Sweden and heavy metal are not always synonymous with each other. If you ask the average person what’s the first thing that comes to mind when they hear Sweden, they probably won’t mention metal. Sister Sin set out back in 2002 to change all of that. They were determined to rule the world with their old school style of 80s influenced metal and nothing would stop them, especially preconceived notions and stereotypes.
The band’s first album Switchblade Serenades created a minor buzz here in the states, but it caught on in a major way in their homeland of Sweden. Their second album True Sound of the Underground saw the buzz grow here in the US as the band ventured out on the Hell Hath No Fury tour sponsored by Revolver that included other female fronted metal bands including In This Moment and Straight Line Stitch. The band later jumped onboard a tour with OTEP and One Eyed Doll that brought in many new fans.
I got to sit down with lead guitarist Jimmy Hiltula on the eve of the release of their anticipated third album with Victory Records Now and Forever to discuss their latest creation. “We’re very happy with how the album turned out. I think it’s kind of a different album in a way for us. I think it’s heavier and has a darker feeling to it than the others we have done. The songs are more diverse and more dynamic. We added different elements to them such as keyboard parts and even a piano. We wanted to create a different atmosphere on it and try to step out of our comfort zone.”
The album does have the feel that Jimmy mentioned, but it’s definitely plenty of what you would expect from the band. Such is the case with the first video released from the album entitled “End of Line”. “We chose that one because it had all the main ingredients of Sister Sin. The verses were pure Sister Sin, all the way. Then we threw in the thrashing guitar parts and the pounding drums. The tempo is fast and the chorus is melodic and dynamic, so the song was just a given for the first release.”
The album does have some surprises on it with a huge one being the band’s first ballad entitled “Morning After”. It’s a powerful song that will catch fans off guard as it begins with the delicate sound of a piano and Liv’s voice, with a string section also joining in. “We really wanted to do a ballad on this album, but we weren’t sure what to do. It’s not only our first ballad, but it’s actually a cover song too. We just kind of stumbled across the song on You Tube one day. It was originally done by Randy Piper’s Animal. We thought the melodies were really good and we felt that we could do something really special with it. I think Liv’s voice is very powerful in it and it really showcases her.”
The band has won fans over with their dynamic, high energy live show here in the US. Their first dates here in the states to support the new album will come in February of 2013 as they open for the iconic German rocker Doro. “We’re really excited to be hitting the road with her. We’ve done some previous things with her such as the cover of Motorhead’s “Rock N’ Roll”. We’ve also played a few times with her before, but this will be our first tour with her. She’s definitely one of our idols. The timing was perfect and it all just came together to be able to do the tour, so we can’t wait to hit the road with her.”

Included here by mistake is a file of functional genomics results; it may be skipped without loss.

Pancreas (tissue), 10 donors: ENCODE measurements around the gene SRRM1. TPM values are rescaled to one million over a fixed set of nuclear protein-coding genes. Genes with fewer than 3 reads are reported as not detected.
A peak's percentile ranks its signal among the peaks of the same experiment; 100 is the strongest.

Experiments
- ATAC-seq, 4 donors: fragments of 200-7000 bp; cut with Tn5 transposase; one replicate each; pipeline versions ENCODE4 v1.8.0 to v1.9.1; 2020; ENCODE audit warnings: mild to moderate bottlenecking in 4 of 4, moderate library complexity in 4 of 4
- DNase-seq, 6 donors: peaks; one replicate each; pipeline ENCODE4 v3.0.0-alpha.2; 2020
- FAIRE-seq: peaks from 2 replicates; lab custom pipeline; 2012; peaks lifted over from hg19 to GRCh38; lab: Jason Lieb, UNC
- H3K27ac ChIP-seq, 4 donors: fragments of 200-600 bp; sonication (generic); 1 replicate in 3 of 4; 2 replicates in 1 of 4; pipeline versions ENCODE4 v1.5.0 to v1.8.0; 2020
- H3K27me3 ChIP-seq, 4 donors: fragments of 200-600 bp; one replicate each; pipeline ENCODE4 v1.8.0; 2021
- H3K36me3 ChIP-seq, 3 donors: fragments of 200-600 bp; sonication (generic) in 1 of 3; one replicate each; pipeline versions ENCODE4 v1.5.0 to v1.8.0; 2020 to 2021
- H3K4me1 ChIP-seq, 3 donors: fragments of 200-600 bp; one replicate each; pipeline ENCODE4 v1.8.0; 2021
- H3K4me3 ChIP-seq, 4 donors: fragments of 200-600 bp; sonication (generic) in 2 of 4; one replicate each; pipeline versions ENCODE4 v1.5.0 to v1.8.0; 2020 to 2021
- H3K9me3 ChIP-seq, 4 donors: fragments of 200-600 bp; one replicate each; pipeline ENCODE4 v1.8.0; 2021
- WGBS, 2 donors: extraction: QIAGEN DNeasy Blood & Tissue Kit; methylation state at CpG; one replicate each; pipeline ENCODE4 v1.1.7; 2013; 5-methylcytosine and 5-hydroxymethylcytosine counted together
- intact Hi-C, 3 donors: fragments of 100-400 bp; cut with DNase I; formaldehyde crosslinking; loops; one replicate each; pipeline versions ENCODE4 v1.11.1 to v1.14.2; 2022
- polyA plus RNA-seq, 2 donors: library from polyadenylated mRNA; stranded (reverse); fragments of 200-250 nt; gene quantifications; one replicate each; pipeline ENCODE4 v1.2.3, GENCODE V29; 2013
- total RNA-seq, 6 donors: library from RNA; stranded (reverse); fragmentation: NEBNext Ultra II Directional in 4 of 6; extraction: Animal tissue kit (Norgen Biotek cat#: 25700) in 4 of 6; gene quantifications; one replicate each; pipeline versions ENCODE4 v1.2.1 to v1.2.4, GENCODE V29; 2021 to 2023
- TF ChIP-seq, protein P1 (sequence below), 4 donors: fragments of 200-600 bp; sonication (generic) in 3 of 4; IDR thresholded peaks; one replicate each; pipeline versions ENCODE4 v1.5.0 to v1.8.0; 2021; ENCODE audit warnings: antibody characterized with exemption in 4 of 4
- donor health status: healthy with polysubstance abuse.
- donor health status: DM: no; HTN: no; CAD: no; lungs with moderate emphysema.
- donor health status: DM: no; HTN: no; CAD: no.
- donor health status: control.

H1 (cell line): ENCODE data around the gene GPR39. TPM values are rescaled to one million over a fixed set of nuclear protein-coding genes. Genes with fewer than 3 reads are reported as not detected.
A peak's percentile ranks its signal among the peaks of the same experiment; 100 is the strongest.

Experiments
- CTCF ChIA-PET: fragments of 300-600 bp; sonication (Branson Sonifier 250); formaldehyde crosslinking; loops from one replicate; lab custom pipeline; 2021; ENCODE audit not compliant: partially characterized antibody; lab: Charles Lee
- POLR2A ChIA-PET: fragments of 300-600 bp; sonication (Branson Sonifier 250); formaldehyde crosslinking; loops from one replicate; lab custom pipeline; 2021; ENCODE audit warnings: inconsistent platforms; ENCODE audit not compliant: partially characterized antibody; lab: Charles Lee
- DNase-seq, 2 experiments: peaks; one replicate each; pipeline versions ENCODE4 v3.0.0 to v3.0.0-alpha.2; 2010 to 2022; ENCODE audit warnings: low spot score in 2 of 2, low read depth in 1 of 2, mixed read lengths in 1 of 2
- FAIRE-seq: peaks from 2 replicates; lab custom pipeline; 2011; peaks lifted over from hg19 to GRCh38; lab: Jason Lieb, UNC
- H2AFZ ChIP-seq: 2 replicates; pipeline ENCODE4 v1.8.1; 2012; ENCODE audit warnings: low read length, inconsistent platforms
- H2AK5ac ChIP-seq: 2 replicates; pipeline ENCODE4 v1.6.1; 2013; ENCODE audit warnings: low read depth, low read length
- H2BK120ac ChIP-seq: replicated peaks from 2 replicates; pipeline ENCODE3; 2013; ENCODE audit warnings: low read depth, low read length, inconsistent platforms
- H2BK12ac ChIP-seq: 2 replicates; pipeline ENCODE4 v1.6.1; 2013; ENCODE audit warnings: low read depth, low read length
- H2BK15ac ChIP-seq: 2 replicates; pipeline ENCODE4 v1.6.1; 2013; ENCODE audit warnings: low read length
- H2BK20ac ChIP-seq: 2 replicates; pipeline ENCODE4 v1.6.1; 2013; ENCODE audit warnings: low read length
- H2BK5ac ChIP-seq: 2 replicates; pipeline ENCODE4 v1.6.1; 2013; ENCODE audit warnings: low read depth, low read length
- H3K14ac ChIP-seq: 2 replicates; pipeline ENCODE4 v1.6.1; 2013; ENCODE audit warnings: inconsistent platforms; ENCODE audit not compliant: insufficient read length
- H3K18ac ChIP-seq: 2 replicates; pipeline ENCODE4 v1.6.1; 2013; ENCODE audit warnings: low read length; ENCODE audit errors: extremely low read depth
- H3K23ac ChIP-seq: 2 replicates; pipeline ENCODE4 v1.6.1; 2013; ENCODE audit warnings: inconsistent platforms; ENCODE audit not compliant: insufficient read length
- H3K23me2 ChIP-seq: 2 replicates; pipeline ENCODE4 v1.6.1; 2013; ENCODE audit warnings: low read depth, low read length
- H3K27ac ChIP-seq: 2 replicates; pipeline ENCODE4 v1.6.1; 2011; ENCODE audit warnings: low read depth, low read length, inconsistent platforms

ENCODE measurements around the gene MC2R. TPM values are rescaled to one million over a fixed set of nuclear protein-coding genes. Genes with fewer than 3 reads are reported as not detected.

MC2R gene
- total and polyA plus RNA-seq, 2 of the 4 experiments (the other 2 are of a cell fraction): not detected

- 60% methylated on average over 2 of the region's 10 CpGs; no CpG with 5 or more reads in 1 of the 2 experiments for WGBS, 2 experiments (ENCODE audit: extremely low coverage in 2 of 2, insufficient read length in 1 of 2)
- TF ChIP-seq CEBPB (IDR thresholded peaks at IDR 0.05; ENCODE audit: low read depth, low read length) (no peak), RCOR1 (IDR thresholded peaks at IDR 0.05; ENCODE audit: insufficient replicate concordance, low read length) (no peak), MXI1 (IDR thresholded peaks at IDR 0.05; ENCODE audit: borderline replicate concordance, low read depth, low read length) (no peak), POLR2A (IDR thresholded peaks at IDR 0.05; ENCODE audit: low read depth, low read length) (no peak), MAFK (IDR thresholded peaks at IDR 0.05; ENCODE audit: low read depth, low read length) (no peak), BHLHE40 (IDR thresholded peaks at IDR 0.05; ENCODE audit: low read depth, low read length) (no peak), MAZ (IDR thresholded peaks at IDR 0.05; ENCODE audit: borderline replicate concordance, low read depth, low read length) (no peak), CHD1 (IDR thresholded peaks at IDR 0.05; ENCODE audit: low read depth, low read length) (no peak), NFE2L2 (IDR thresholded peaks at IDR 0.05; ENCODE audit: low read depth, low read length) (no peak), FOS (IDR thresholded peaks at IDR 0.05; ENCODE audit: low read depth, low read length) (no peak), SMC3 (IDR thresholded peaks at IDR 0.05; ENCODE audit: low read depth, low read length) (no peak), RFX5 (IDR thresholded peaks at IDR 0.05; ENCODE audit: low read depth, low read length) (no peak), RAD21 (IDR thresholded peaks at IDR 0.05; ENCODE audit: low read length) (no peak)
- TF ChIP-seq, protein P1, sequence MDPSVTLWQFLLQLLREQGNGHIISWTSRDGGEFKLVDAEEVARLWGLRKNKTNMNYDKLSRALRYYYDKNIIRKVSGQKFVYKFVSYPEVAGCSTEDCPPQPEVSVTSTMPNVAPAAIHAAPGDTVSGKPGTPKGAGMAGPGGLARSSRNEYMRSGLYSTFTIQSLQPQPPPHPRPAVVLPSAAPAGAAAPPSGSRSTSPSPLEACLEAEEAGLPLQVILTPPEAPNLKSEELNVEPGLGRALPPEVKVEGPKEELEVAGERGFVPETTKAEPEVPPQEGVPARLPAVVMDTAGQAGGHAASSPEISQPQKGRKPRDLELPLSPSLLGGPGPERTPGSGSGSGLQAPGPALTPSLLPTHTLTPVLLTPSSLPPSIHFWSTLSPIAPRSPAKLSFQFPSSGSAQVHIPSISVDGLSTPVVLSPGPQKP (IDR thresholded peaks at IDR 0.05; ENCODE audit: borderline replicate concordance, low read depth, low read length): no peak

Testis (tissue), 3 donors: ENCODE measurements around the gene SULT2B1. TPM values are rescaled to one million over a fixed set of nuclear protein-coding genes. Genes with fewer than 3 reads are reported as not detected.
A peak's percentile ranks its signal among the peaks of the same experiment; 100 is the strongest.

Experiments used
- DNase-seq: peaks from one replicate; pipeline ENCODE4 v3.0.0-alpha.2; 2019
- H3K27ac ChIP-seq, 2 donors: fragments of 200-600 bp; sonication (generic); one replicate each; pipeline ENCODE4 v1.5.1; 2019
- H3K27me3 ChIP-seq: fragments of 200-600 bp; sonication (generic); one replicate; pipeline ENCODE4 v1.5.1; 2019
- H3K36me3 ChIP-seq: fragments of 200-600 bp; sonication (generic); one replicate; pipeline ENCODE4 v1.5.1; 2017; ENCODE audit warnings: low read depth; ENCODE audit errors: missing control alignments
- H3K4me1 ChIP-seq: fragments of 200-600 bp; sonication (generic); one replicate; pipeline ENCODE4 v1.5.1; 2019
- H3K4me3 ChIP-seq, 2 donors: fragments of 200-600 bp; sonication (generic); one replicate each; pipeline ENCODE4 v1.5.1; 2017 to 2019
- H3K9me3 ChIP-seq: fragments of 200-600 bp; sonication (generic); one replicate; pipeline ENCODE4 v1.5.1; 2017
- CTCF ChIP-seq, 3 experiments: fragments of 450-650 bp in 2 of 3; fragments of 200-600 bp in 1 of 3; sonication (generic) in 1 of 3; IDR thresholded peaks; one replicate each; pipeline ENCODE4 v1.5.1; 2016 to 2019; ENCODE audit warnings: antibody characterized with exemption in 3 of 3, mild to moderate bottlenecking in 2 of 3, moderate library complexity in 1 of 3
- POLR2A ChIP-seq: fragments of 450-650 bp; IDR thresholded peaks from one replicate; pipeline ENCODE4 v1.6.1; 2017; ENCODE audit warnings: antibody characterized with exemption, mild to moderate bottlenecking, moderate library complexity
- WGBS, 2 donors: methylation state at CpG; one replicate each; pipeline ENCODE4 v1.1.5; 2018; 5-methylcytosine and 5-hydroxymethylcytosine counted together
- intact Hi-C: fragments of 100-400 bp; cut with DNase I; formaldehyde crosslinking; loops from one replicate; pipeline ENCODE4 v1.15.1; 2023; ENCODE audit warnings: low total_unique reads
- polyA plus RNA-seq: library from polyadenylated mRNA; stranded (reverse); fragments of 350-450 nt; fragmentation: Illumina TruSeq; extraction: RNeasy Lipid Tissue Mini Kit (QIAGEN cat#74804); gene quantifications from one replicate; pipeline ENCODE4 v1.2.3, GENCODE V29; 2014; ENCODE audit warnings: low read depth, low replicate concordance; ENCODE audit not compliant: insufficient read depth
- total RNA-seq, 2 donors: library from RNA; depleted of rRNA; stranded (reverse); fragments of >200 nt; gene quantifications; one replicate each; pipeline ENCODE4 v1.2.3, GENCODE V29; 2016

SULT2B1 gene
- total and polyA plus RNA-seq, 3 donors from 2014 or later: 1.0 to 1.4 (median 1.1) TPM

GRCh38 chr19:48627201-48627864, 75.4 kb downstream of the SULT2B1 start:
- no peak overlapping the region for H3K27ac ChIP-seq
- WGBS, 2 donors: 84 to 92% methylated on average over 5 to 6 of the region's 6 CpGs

The touring cycle is a beast that’s tough to tame. The band travels from city to city in their home on wheels as they adapt to sleeping on a moving bed and being up all night and sleeping all day. Is touring the US any different than touring Sweden? “Well, the US packages that we have toured on seem to be really big. There are usually four or five national bands and maybe two local bands opening up. I would say that’s the biggest difference, unless it’s a big one day festival. The audiences are very similar, but the drives in the US from city to city can be very long. We sometimes have to travel thirty hours to the next show. The food is also a little different. When we first get to the US, we tend to eat a lot of burgers (laughs), but then we get tired of them. We love eating at Panera Bread and at Subway because we don’t have those in Sweden.”
It has to be a surreal kind of feeling to be a musician and go out on the road opening up for an artist who you have idolized or been influenced by such as Doro. It’s no secret that lead singer is a big fan of Doro as is the rest of the band, but Jimmy’s a guitar slinger. What influenced him to pick up that loaded six string years ago? “Metallica actually got me into playing the guitar. I didn’t necessarily think that Kirk (Hammett) and James (Hetfield) were guitar gods, but they did inspire me to learn to play. As far as my heroes go, first and foremost is Yngwie Malmsteen. I’d also have to say that Judas Priest is a big favorite of mine. Painkiller is one of my all-time favorite albums. You can’t get more metal than that! There are so many albums that influenced me too. The first WASP album, Motley Crue’s Shout at the Devil, the first Van Halen album, there are just too many to list here. The 80s was such a great period for metal.”
If you are a fan of 80s metal and haven’t checked out Sister Sin, then you don’t know what you are missing. The band’s influences run deep in the music of that era. The capture the feel and sound of the era and update it to make it sound current and not dated. Even if you are not a fan of 80s metal, Sister Sin has a lot to offer to rock any metal lovers speakers. Their new album is entitled Now and Forever and it is worthy of being cranked at least to 11, if not louder.